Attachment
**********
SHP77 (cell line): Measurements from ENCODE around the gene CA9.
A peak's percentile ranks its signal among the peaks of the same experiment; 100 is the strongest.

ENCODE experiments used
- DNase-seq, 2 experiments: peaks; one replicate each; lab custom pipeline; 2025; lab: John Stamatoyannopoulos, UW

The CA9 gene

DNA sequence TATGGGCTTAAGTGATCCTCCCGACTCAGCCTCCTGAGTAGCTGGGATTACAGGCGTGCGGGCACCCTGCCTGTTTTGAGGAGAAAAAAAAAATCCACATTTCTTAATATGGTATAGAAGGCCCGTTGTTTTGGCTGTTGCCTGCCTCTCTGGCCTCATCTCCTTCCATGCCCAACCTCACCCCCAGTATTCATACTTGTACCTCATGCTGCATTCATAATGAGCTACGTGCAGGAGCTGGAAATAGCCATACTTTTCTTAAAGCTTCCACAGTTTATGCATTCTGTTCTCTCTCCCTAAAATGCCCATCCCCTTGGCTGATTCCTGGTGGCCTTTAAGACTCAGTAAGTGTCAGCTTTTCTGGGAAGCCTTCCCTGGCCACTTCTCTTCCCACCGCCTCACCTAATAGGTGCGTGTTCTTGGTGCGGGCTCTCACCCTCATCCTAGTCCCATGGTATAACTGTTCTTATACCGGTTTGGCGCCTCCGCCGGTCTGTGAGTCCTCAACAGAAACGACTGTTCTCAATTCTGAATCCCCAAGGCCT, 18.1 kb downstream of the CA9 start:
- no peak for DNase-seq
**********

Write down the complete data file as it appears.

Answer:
SHP77 (cell line): Measurements from ENCODE around the gene CA9.
A peak's percentile ranks its signal among the peaks of the same experiment; 100 is the strongest.

ENCODE experiments used
- DNase-seq, 2 experiments: peaks; one replicate each; lab custom pipeline; 2025; lab: John Stamatoyannopoulos, UW

The CA9 gene

DNA sequence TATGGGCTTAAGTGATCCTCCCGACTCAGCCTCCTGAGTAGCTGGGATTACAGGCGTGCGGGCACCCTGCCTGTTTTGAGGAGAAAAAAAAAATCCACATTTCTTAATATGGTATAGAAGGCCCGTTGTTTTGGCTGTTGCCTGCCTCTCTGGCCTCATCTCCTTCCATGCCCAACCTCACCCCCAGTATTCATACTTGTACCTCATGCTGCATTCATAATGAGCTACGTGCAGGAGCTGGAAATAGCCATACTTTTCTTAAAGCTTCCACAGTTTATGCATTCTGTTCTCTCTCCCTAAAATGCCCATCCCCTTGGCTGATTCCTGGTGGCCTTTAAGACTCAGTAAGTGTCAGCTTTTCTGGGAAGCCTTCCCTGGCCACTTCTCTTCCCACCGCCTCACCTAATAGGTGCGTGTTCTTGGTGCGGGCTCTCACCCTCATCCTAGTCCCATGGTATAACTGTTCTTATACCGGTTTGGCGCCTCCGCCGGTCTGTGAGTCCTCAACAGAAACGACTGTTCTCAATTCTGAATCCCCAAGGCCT, 18.1 kb downstream of the CA9 start:
- no peak for DNase-seq